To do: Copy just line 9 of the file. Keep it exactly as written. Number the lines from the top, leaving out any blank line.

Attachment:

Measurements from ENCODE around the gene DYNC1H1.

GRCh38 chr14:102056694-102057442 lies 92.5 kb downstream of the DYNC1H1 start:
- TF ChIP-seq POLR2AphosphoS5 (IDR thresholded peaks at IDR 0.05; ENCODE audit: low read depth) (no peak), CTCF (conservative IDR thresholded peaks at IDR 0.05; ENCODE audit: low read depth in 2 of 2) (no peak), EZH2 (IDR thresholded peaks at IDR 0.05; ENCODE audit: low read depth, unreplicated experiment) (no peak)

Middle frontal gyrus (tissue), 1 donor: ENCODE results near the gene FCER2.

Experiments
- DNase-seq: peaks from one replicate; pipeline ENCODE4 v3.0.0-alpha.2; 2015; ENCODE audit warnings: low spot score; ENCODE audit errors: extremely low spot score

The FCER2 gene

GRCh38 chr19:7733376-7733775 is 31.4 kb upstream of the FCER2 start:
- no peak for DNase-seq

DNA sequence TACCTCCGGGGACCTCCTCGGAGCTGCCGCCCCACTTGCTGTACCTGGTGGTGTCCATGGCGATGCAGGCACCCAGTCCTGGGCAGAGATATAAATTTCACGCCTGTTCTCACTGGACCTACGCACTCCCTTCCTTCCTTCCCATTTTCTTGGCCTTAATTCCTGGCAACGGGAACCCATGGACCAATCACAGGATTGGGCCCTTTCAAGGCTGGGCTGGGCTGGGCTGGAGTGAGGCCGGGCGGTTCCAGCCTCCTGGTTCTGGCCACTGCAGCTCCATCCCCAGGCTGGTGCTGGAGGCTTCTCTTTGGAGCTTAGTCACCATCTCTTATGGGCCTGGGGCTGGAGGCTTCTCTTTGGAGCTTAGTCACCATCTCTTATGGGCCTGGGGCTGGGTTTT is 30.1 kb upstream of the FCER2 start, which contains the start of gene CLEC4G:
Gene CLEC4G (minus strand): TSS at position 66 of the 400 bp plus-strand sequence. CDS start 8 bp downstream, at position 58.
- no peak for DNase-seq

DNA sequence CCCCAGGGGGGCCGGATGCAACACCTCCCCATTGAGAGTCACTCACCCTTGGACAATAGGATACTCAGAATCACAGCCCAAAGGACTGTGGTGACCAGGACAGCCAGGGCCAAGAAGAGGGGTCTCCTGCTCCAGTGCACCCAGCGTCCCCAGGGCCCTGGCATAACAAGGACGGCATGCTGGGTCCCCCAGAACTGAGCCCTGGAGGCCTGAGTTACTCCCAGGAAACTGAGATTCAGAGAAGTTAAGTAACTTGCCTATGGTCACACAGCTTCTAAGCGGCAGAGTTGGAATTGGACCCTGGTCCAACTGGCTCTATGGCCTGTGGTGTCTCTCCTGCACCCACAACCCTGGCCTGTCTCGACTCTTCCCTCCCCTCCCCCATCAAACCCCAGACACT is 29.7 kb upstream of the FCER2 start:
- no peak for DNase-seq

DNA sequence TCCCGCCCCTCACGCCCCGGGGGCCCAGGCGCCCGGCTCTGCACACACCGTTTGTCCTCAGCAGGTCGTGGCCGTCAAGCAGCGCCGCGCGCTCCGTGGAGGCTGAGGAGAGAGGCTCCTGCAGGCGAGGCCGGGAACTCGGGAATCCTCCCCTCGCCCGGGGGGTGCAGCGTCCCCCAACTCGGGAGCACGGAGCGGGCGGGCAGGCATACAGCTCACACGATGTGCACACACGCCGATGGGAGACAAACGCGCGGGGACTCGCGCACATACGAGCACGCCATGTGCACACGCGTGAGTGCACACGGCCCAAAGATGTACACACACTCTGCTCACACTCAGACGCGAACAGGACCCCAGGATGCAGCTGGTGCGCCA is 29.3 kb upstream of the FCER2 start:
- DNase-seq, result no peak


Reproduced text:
- no peak for DNase-seq